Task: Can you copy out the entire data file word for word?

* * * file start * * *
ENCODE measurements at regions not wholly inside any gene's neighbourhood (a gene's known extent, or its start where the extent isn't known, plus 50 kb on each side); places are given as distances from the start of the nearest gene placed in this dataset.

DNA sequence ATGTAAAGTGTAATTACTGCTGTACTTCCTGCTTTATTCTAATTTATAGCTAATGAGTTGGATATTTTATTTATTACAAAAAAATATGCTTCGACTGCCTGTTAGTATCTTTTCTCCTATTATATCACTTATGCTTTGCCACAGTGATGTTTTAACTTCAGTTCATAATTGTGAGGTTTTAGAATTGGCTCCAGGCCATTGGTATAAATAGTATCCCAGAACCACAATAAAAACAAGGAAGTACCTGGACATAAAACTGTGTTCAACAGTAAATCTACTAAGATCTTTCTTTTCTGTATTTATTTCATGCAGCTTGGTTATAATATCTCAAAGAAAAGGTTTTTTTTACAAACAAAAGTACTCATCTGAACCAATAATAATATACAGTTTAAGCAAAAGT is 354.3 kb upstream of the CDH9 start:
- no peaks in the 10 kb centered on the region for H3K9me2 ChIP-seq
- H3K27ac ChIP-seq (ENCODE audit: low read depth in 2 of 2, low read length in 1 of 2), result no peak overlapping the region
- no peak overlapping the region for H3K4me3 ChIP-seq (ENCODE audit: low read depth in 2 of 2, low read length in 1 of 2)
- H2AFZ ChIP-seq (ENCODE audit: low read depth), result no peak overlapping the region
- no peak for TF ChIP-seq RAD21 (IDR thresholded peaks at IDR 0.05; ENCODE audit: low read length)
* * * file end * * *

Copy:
ENCODE measurements at regions not wholly inside any gene's neighbourhood (a gene's known extent, or its start where the extent isn't known, plus 50 kb on each side); places are given as distances from the start of the nearest gene placed in this dataset.

DNA sequence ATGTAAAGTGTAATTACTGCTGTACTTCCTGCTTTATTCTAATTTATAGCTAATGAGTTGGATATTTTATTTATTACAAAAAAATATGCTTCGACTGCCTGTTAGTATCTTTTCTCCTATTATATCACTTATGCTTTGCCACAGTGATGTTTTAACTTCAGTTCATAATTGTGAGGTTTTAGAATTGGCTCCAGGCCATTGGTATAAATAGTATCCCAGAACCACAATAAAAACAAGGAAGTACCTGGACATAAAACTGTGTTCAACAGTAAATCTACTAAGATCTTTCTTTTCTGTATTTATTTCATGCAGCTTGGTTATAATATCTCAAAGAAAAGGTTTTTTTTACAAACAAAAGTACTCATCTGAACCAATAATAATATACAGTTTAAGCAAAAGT is 354.3 kb upstream of the CDH9 start:
- no peaks in the 10 kb centered on the region for H3K9me2 ChIP-seq
- H3K27ac ChIP-seq (ENCODE audit: low read depth in 2 of 2, low read length in 1 of 2), result no peak overlapping the region
- no peak overlapping the region for H3K4me3 ChIP-seq (ENCODE audit: low read depth in 2 of 2, low read length in 1 of 2)
- H2AFZ ChIP-seq (ENCODE audit: low read depth), result no peak overlapping the region
- no peak for TF ChIP-seq RAD21 (IDR thresholded peaks at IDR 0.05; ENCODE audit: low read length)